Place:Hong Kong, People's Republic of China

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NameHong Kong
Alt namesHO00source: NIMA, GEOnet Names Server (1998-2000) accessed 01/20/99
Hong Kongsource: Britannica Book of the Year (1992) p 493; Cambridge World Gazetteer (1990) p 270 ff.; Hong Kong Official Guide Map (1989); Hong Kong, New York Times (1997); Hong Kong, Stay an Extra Day Map (1993); NIMA, GEOnet Names Server (1996-1998); Webster's Geographical Dictionary (1984); Webster's Geographical Dictionary (1988) p 512 ff.
Hong Kong Special Administrative Regionsource: Hong Kong, Los Angeles Times (1995)
Hong Kong Special Administrative Region of the People's Republic of Chinasource: Handover, Los Angeles Times (1997)
Hong-Kongsource: Rand McNally Atlas (1994) p 319
Hongkongsource: Rand McNally Atlas (1994) p 319
Hsiang Kangsource: Britannica Book of the Year (1992) p 616; Britannica Book of the Year (1993) p 624
Hsiang-Kangsource: Encyclopædia Britannica (1988) VI, 37 ff.
T'e-pieh hsing-cheng-ch'üsource: Encyclopedia Britannica Online (1994-2001) accessed 03/16/99
Tebie xingzhengqusource: Encyclopedia Britannica Online (1994-2001) accessed 03/16/99
Xianggangsource: Getty Thesaurus of Place Names
Xianggang Tebie Xingzhengqusource: USBGN Bulletin, no. 14 (1997) p 1
TypeAdministrative region
Coordinates22.25°N 114.167°E
Located inPeople's Republic of China     (1997 - )
source: Getty Thesaurus of Geographic Names
source: Family History Library Catalog


the text in this section is copied from an article in Wikipedia

Hong Kong, officially the Hong Kong Special Administrative Region of the People's Republic of China and commonly abbreviated as HK, is a special administrative region on the eastern side of the Pearl River estuary in southern China. With over 7.4 million people of various nationalities in a territory, Hong Kong is the world's fourth most densely populated region.

Hong Kong became a colony of the British Empire after Qing China ceded Hong Kong Island at the end of the First Opium War in 1842. The colony expanded to the Kowloon Peninsula in 1860 after the Second Opium War, and was further extended when Britain obtained a 99-year lease of the New Territories in 1898. The entire territory was returned to China in 1997. As a special administrative region, Hong Kong's system of government is separate from that of mainland China and its people overwhelmingly identify as Hongkongers rather than Chinese.

Originally a sparsely populated area of farming and fishing villages,[1] the territory has become one of the world's most significant financial centres and commercial ports. It is the world's seventh-largest trading entity, and its legal tender (the Hong Kong dollar) is the world's 13th-most traded currency. Although the city has one of the highest per capita incomes in the world, it has severe income inequality.

The territory has the largest number of skyscrapers in the world, most surrounding Victoria Harbour. Hong Kong ranks seventh on the UN Human Development Index, and has the sixth-longest life expectancy in the world. Although over 90 per cent of its population uses public transportation, air pollution from neighbouring industrial areas of mainland China has resulted in a high level of atmospheric particulates.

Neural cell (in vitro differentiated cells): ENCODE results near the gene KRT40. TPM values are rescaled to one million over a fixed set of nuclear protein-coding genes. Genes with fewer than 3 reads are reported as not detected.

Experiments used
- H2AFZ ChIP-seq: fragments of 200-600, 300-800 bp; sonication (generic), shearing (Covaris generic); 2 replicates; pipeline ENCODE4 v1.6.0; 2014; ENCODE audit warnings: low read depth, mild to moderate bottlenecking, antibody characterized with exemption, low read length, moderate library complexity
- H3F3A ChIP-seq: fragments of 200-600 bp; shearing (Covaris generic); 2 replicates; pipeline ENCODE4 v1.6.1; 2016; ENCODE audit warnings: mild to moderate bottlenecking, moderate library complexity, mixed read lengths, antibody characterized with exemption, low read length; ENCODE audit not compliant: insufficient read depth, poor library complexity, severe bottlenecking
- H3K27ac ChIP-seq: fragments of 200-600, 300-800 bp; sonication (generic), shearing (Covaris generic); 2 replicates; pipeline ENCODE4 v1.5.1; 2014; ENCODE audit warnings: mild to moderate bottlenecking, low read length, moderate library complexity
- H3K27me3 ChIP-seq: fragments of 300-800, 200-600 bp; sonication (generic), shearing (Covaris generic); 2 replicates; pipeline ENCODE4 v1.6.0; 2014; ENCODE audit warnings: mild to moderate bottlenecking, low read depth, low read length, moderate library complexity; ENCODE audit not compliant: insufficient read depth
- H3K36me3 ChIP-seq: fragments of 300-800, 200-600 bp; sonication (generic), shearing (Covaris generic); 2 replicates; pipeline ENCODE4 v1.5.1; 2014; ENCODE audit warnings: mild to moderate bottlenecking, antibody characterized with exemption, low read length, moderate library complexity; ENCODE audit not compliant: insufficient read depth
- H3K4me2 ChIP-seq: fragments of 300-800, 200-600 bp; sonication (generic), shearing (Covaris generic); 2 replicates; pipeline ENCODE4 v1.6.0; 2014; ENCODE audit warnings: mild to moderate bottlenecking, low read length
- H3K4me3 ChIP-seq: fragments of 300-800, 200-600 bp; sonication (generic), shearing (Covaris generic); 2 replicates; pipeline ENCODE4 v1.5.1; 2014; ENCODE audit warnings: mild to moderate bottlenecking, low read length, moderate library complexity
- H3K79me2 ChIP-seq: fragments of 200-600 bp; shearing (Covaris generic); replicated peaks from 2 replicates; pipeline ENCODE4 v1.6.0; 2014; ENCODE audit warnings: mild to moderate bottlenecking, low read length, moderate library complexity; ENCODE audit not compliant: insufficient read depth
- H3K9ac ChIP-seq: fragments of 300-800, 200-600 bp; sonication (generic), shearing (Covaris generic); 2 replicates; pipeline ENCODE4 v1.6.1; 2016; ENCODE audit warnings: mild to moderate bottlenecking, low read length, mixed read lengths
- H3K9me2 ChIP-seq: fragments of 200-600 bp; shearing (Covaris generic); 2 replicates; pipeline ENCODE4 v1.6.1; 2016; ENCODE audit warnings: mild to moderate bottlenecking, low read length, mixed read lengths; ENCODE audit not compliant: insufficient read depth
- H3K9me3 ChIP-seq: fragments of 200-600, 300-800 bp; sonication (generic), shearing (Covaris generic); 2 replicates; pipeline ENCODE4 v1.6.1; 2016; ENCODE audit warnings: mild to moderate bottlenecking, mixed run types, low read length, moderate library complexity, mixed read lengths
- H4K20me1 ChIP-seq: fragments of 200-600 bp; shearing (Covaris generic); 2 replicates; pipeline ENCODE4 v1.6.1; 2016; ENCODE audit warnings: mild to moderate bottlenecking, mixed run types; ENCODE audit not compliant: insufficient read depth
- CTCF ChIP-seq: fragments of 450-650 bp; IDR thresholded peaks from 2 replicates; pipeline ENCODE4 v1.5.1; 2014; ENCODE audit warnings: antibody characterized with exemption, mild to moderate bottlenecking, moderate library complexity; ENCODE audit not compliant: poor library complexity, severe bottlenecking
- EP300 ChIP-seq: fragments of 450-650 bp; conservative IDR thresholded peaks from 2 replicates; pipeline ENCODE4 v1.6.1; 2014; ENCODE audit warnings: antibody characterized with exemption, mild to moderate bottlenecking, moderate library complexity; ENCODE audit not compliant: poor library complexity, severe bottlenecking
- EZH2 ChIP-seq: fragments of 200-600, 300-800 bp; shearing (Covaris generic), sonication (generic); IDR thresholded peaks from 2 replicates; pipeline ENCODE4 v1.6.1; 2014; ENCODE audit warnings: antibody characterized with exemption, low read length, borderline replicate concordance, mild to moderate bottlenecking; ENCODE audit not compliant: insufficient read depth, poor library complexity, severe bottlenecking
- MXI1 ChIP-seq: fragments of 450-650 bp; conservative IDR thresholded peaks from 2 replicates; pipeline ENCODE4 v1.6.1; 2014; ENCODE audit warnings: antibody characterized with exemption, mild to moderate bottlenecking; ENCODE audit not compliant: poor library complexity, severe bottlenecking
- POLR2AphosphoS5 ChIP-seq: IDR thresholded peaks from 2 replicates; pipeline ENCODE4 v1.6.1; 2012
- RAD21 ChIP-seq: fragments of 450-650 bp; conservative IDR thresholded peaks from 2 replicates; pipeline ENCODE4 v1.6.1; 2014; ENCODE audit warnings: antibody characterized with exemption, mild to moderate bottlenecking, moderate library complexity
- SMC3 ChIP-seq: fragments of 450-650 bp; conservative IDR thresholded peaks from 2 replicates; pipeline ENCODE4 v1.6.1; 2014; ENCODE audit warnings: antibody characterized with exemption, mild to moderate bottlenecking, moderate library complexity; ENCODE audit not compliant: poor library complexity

History

the text in this section is copied from an article in Wikipedia

The region is first known to have been occupied by humans during the Neolithic period, about 6,000 years ago. Early Hong Kong settlers were a semi-coastal people[2] who migrated from inland and brought knowledge of rice cultivation. The Qin dynasty incorporated the Hong Kong area into China for the first time in 214 BCE, after conquering the indigenous Baiyue. The region was consolidated under the Nanyue kingdom (a predecessor state of Vietnam) after the Qin collapse, and recaptured by China after the Han conquest. During the Mongol conquest, the Southern Song court was briefly located in modern-day Kowloon City (the Sung Wong Toi site) before its final defeat in the 1279 Battle of Yamen. By the end of the Yuan dynasty, seven large families had settled in the region and owned most of the land. Settlers from nearby provinces migrated to Kowloon throughout the Ming dynasty. The earliest European visitor was Portuguese explorer Jorge Álvares, who arrived in 1513. Portuguese merchants established a trading post called (Tamão) in Hong Kong waters, and began regular trade with southern China. Although the traders were expelled after military clashes in the 1520s, Portuguese-Chinese trade relations were reestablished by 1549. Portugal acquired a permanent lease for Macau in 1557.

After the Qing conquest, maritime trade was banned under the Haijin policies. The Kangxi Emperor lifted the prohibition, allowing foreigners to enter Chinese ports in 1684. Qing authorities established the Canton System in 1757 to regulate trade more strictly, restricting non-Russian ships to the port of Canton. Although European demand for Chinese commodities like tea, silk, and porcelain was high, Chinese interest in European manufactured goods was insignificant. To counter the trade imbalance, the British sold large amounts of Indian opium to China. Faced with a drug crisis, Qing officials pursued ever-more-aggressive actions to halt the opium trade. The Daoguang Emperor rejected proposals to legalise and tax opium, ordering imperial commissioner Lin Zexu to eradicate the opium trade in 1839. The commissioner destroyed opium stockpiles and halted all foreign trade, forcing a British military response and triggering the First Opium War. The Qing surrendered early in the war and ceded Hong Kong Island in the Convention of Chuenpi. However, both countries were dissatisfied and did not ratify the agreement. After over a year of further hostilities, Hong Kong Island was formally ceded to the United Kingdom in the 1842 Treaty of Nanking.